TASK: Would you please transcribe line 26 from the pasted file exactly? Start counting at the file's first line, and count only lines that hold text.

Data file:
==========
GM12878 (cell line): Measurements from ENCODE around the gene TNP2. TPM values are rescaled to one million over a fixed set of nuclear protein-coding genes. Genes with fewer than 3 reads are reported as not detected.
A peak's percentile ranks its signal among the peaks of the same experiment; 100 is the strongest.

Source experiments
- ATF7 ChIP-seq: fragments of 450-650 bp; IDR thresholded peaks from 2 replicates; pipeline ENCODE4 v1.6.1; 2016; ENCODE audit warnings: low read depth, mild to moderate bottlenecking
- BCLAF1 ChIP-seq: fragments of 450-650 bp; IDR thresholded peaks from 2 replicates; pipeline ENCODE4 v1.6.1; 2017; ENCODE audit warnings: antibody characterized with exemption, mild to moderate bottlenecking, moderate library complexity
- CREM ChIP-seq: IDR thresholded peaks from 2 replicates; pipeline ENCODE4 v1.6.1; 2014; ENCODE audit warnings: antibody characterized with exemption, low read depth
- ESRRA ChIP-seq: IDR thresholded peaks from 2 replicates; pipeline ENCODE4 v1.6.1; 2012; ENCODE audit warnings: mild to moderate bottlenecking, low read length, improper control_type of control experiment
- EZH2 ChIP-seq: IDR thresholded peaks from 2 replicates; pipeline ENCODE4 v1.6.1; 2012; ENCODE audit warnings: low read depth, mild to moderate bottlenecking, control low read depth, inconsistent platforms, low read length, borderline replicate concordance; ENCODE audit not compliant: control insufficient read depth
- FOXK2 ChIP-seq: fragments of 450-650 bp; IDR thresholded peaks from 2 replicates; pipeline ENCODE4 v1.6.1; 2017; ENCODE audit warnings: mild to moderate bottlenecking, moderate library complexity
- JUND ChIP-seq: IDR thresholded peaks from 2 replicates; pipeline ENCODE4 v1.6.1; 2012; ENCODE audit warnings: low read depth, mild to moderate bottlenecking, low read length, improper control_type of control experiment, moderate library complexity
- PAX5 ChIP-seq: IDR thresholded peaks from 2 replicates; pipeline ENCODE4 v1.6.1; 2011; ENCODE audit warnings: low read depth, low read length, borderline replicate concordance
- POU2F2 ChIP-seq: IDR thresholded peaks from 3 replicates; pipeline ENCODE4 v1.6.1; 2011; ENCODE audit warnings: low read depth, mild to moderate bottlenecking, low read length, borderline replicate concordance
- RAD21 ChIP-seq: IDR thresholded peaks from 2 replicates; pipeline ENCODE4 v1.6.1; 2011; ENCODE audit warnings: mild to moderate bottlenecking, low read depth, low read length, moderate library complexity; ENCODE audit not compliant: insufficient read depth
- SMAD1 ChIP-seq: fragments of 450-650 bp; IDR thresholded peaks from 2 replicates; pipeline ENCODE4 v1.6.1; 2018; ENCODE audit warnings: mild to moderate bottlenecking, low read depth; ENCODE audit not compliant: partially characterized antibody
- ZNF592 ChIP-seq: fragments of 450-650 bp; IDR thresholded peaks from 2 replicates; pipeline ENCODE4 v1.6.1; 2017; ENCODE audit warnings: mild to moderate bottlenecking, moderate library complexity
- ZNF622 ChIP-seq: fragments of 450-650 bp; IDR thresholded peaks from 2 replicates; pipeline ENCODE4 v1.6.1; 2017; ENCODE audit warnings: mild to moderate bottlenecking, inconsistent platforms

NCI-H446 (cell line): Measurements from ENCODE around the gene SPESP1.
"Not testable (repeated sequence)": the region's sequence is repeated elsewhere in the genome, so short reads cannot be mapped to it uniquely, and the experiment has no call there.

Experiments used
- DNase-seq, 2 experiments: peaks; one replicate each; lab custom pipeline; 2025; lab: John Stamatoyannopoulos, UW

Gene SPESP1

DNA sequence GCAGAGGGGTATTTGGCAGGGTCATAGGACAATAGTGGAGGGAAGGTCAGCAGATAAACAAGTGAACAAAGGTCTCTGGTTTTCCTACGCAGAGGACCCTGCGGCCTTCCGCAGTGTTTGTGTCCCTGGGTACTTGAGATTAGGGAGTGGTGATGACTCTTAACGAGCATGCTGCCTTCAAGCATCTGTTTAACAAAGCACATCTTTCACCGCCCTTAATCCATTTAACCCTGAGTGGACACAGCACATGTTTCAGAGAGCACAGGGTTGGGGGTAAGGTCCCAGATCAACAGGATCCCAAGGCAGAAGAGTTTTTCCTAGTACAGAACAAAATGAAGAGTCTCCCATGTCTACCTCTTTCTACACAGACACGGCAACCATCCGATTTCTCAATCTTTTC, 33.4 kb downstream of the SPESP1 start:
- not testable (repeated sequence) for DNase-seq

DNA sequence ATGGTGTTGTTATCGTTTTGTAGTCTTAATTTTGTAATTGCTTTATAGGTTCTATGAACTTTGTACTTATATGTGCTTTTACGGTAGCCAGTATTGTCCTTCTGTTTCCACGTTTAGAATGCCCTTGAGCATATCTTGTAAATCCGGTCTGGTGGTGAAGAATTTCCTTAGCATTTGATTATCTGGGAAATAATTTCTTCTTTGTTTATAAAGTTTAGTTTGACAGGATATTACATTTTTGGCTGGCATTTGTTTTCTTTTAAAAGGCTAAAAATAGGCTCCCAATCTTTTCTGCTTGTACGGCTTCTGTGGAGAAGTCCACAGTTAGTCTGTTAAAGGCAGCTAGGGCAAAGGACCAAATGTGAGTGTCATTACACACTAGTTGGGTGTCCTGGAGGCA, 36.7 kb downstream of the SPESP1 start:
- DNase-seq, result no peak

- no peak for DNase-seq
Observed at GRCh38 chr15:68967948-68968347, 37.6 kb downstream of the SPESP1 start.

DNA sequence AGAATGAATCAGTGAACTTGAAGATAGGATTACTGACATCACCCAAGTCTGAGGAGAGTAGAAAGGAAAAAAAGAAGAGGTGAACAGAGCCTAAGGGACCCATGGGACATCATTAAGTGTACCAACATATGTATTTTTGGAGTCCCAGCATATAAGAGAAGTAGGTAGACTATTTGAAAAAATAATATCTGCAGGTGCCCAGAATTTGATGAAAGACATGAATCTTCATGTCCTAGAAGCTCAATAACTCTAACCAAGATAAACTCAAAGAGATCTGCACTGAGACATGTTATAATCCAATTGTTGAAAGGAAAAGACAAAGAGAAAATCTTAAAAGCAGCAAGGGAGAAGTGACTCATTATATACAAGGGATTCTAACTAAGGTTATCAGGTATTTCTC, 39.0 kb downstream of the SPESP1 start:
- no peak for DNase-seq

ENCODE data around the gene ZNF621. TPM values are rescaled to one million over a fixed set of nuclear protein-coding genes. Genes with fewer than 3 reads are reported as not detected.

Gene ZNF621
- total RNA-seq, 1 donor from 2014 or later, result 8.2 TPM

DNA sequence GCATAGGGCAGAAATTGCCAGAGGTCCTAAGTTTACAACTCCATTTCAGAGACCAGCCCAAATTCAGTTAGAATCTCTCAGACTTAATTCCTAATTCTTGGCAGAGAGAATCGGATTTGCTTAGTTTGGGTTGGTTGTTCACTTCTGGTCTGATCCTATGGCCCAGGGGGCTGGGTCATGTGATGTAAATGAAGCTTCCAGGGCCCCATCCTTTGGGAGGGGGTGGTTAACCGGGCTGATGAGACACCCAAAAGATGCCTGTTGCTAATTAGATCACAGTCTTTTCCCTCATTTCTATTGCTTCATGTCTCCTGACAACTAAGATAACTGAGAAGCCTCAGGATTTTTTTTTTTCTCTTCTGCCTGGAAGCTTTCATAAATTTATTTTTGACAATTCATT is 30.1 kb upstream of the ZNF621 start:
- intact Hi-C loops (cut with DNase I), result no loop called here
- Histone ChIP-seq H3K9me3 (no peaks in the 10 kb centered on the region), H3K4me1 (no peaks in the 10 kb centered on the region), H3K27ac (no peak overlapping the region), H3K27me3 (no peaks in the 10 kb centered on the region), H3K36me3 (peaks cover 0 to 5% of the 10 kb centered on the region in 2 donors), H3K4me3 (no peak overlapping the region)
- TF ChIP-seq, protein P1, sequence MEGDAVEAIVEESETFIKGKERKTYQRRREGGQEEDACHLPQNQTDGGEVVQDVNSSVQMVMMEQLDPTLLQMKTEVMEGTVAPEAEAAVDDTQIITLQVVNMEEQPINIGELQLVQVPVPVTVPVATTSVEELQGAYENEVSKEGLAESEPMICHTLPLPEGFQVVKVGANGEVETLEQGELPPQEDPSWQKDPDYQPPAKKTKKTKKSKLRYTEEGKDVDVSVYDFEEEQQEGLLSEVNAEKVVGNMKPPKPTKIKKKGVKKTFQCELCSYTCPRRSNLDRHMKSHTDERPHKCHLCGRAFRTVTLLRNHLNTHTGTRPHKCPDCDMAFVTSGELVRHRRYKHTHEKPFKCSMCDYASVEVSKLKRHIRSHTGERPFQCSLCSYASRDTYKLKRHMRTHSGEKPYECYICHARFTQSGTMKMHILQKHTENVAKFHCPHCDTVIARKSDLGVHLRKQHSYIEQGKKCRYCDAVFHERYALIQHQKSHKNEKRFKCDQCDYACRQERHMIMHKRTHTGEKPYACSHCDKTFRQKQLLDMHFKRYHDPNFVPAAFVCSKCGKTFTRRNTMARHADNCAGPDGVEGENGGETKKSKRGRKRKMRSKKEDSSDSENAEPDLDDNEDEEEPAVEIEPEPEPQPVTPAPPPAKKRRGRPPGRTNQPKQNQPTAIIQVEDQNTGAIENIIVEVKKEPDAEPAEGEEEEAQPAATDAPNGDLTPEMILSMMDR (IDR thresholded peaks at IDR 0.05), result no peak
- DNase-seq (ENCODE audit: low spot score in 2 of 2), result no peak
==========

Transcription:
- no peak for DNase-seq